Our Emergency Vehicle Law has to be Stricter!
Hi, my name is Mariana, I’m a 6th grader and I come from Nicaragua. Did you know that in Nicaragua 800 drivers are fined daily but none are caused by not giving access to emergency vehicles? According to Metro, 25,000 fines are given each month, but none are because they don’t give access to emergency vehicles. This may be a law, but why don’t people respect it?
In Nicaragua it’s normal that people don’t respect traffic laws. According to Mario Novoa from “Tierra Pinolera”, some citizens don’t wear helmets (in the case of motorcycles) as the law enforces. There are illegal races performed in main public streets, where innocent people who aren’t spectators or racers finish badly injured. The most common incident during weekends is driving under the influence of alcohol, which causes drowsiness, or even brain defects. One of my father’s friend was injured from the neck when a drunk driver came slamming into her car, causing her neck to be unstable. It took her 1 month to recover. She is completely recovered and very lucky to be alive and not paralyzed even though her car was completely lost. Many people don’t respect traffic lights or even stop signs, which is the main cause of car crashes.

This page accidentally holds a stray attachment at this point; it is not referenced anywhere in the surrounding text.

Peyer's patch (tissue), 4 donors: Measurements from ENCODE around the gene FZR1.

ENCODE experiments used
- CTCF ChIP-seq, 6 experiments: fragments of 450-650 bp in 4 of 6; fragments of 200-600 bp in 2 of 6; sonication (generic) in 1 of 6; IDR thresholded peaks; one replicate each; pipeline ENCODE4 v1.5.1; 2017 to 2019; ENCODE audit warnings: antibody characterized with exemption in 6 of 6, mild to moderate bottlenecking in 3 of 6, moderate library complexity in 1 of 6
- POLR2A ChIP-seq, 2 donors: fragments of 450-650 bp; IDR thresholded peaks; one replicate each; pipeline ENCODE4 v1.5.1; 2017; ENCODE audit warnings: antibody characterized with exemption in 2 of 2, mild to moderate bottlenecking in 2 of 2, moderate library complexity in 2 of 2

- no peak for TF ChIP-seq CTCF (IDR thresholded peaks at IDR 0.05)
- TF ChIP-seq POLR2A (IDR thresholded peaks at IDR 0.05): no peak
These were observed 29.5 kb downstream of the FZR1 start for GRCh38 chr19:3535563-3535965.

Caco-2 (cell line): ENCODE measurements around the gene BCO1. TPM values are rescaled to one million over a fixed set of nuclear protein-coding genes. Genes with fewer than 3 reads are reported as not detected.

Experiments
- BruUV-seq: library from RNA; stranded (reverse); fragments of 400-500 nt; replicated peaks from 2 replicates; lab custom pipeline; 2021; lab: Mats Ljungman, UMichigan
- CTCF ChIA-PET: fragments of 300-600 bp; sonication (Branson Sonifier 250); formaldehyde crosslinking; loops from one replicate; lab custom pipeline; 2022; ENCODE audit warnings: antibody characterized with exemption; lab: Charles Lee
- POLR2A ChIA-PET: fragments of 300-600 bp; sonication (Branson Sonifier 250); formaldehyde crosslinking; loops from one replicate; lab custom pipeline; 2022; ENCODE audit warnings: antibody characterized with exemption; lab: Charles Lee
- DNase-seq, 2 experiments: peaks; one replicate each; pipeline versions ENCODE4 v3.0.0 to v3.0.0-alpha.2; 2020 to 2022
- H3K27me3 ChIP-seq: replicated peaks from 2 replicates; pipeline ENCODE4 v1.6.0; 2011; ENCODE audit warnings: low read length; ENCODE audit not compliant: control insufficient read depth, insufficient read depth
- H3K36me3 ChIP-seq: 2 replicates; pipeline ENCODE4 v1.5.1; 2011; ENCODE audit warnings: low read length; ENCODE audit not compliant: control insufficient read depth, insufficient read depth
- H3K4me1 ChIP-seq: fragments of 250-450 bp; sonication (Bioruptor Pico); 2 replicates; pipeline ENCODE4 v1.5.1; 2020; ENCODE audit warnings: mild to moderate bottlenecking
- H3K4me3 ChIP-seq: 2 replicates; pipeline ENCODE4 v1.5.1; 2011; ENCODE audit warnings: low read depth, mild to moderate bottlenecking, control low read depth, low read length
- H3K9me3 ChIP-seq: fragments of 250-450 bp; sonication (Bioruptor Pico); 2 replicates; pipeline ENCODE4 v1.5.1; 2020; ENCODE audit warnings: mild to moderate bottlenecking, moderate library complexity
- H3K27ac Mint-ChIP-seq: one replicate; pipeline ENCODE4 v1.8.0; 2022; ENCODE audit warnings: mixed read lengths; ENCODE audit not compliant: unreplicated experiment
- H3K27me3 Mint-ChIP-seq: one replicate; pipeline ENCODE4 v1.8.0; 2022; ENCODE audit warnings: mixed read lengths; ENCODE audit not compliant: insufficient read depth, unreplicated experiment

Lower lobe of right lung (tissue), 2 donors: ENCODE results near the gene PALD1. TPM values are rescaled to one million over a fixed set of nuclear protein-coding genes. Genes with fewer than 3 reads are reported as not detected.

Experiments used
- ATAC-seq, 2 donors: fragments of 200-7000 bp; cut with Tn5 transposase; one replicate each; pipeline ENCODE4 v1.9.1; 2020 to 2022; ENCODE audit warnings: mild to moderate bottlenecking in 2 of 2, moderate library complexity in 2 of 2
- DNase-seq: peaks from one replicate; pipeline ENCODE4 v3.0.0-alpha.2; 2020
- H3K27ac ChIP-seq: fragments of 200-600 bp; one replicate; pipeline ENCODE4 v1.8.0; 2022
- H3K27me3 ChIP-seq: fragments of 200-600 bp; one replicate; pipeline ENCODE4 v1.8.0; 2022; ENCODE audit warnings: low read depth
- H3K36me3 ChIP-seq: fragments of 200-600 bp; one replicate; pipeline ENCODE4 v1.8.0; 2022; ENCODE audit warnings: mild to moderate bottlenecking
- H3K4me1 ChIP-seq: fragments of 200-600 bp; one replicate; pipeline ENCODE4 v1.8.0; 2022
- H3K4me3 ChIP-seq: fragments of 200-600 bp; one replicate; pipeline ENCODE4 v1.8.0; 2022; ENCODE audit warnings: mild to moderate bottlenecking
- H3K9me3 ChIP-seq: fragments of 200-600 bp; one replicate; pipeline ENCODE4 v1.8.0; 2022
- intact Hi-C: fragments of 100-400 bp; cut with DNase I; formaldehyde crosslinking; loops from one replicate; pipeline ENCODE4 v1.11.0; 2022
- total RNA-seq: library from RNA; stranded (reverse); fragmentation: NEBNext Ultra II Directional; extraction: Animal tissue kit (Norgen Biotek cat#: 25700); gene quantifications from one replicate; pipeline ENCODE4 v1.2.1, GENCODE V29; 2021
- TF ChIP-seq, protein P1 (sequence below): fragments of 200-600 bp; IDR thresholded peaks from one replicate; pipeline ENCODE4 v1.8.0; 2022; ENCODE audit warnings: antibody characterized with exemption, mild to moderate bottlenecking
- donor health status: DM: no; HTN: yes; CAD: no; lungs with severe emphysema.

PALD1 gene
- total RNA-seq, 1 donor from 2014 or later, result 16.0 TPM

Ambulances, Fire Trucks, etc, have to get through traffic real fast, but like always, nobody respects traffic laws. The fire trucks and ambulances always have the right away but people do not move out of the way, that is one of the reasons people die in ambulances. Check this video out, my Dad, Jaime Delgado, Chief of Asociación Civil de Bomberos de Nicaragua ( ACBN ), says clearly that the woman died in the ambulance. (My Dad's Interview in CDNN Sep. 28 Start 4:49 STOP at 6:08.)
In the States, people have to obey the law or they would go to jail according to the US government. In Nicaragua, it’s a whole different story. They wouldn’t even be fined! It is something that may save other people’s lives. Or even us in the future. An example is that one day in someone's birthday party, it rained, and somebody decided to go skating after the rain stopped. His decision was not smart and as a consequence, he broke his leg. That person’s mother called my father and he called the ambulance. In within 10 minutes, the ambulance arrived. And if this law were stricter, it would have arrived in less than 10 minutes.
What I am asking you to do is to sign this petition to help others and even yourself in the future, to better Nicaragua, and to be fair around the streets of Nicaragua. Save a life, make a change. And remember, drive safely!